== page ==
Abortion Protesters Disrupt Inaugural Church Ceremony
Eight anti-abortion protesters were arrested Sunday morning after they disrupted an inaugural religious service, denouncing Gov.-elect Pete Wilson’s pro-choice stance as they were led out of the church by state police officers.
The standing-room-only congregation of 1,300 was startled when, during a stirring rendition of “Battle Hymn of the Republic” by the choir of the First AME Church of Oakland, several protesters seated near the front sprang to their feet yelling.
As she was led out, a gray-haired woman screamed: “Shame on the people who participated! Shame on the Catholics who participated!”
As the benediction concluded, another protester jumped up, declaring that the pro-choice view of Wilson, a Protestant, made the ceremony in a Roman Catholic cathedral “a sacrilege.”
State Police Capt. Glen Glaser said the arrestees were booked at Sacramento County Jail for investigation of disrupting a church service, a misdemeanor. He said they likely would be cited and released.
After the 75-minute service, Francis A. Quinn, bishop of the cathedral, confronted about 35 placard-carrying protesters outside the cathedral. He tried to state his position and was all but drowned out by those calling him a disgrace to his church and screaming, “You sold out!”
Asked by reporters how he felt about Wilson’s pro-choice views, Quinn said, “I pray for him,” as he does for all others who believe as Wilson does.
“We believe we can persuade and educate,” the bishop said. As for having the ceremony in the cathedral, he said, “I honor the office (of governor).”
Dan Schnur, a spokesman for the Pete Wilson Inaugural Committee, said the protest did not come as a surprise and that the committee and state police had decided on a plan of action in the event of a disruption.
“We had hoped the sanctity of the church would be respected,” Schnur said. Given the theme of promoting diversity that the governor-elect is stressing throughout the inaugural weekend, he said, “we were disappointed” with the disruption.
Despite Sunday’s protests, Wilson was triumphant in his return to the state Capitol, 25 years after he first arrived as a freshman assemblyman from his adopted hometown, San Diego.
His fellow Republicans are staging the Pete-and-Gayle show, a three-day whirlwind of festivities honoring the governor-elect and his wife and family that will culminate with today’s inauguration ceremony and black-tie inaugural ball.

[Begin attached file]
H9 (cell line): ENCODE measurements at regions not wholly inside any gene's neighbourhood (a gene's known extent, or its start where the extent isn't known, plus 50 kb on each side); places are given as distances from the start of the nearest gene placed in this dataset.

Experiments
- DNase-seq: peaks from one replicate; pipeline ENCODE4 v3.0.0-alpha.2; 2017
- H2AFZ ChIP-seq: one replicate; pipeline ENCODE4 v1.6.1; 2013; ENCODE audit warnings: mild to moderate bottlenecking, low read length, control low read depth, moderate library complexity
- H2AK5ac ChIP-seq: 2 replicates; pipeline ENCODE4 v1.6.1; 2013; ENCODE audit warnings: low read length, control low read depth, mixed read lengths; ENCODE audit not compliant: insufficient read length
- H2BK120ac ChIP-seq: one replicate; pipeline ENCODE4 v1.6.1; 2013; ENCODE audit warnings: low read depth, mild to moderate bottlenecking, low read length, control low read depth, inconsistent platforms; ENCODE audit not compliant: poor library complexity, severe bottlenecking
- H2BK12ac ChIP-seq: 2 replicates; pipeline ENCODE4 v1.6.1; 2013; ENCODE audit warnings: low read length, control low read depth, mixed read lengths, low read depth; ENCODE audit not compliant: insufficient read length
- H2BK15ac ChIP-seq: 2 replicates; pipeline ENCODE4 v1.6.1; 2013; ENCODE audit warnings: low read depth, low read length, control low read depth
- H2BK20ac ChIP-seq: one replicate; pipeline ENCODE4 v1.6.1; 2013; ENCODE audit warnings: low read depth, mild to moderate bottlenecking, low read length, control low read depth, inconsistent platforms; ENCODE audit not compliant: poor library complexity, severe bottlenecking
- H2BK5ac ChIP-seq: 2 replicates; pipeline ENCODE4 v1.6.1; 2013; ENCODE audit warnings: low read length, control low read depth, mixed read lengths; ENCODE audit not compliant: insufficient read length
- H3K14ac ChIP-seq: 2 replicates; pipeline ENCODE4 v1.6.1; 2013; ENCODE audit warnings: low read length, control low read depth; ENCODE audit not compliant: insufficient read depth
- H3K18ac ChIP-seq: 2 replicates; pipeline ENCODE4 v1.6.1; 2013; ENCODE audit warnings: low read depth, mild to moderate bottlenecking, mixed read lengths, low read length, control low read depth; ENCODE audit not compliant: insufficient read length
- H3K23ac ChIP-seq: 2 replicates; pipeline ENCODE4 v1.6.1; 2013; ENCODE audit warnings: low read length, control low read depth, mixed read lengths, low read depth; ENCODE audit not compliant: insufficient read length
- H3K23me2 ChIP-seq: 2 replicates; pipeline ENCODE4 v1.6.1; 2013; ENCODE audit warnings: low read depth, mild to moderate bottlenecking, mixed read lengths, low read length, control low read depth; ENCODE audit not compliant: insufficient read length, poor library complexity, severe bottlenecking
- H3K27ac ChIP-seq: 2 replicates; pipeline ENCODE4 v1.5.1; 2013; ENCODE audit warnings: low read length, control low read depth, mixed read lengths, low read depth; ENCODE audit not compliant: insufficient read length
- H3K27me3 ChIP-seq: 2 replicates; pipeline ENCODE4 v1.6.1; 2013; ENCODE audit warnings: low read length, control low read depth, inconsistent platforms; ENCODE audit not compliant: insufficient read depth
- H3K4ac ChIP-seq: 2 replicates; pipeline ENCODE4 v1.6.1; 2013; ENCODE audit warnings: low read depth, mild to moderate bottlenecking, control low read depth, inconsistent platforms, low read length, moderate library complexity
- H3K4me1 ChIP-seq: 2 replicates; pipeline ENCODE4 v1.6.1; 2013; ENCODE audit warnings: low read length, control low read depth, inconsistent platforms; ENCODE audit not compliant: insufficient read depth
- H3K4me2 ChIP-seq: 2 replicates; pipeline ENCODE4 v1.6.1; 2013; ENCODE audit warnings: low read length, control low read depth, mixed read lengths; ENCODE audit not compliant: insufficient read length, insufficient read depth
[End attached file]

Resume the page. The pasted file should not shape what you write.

Diversity is the theme. Wilson wanted an inaugural celebration that would reflect the kaleidoscope of colors, languages, religions, nationalities and cultures of California’s 30 million people.
There was a Mexican fiesta. There were bagpipers and folk singers and a dancing Chinese lion. There were Arnold Schwarzenegger and Charlton Heston.
Sunday morning’s nondenominational church service preceded an afternoon community welcome at the Sacramento Railroad Museum in historic Old Sacramento during which Wilson was presented a key to the city, and an evening Inaugural Gala at the Arco Arena sports complex.
Priced at $100 and $125, about 5,000 tickets were sold for Sunday night’s inaugural gala where Wayne Newton, who was a high school classmate of Gayle Wilson in Phoenix, had top billing.
Gov. and Mrs. Deukmejian entered to a standing ovation. Then came the Wilsons, she in an eye-catching red dress with a draped, knee-baring skirt.
The Sacramento Symphony played a medley of themes from Hollywood films. Then came folk songs by The Kingston Trio. Schwarzenegger and Heston were billed for special appearances late in the evening. Another Wilson campaigner, actor and martial arts expert Chuck Norris, presented the governor-elect with an honorary black belt.
Schnur said the three days of festivities would cost about $2 million, all privately funded through ticket and souvenir sales, and that the state would be reimbursed for all services it provides. Any monies left over from the various ticketed events will be donated to charity.
Sunday was cold and drizzly. Schnur said today’s 11 a.m. swearing-in ceremony, scheduled for the Capitol steps, would be moved inside if there is even light rain. But he emphasized that the decision had nothing to do with the prospect of another anti-abortion protest.
Saturday evening was party time for celebrating Republicans, who gathered at the California Exposition, site of the state fair, for “La Fiesta de Pedro,” Pete’s party, which was largely a big San Diego house party. The majority of the 1,500 fiesta-goers had flown in from San Diego, where Wilson was mayor from 1971 to 1983.
The San Diegans drank “Pete’s Wicked Ale” from a small Palo Alto brewery and ate food prepared by Wilson’s favorite Mexican restaurant, the family-owned El Indio in San Diego.
Wilson spoke of his pride in San Diego and its people and emphasized California’s Latino tradition. He noted that he was the first governor from San Diego, then added, “the first Anglo, anyway.”
Fiesta guests included San Diego Mayor Maureen O’Connor, a Democrat who served on the City Council when Wilson was mayor, and John Seymour, the Orange County Republican who Wilson chose as his successor in the U.S. Senate.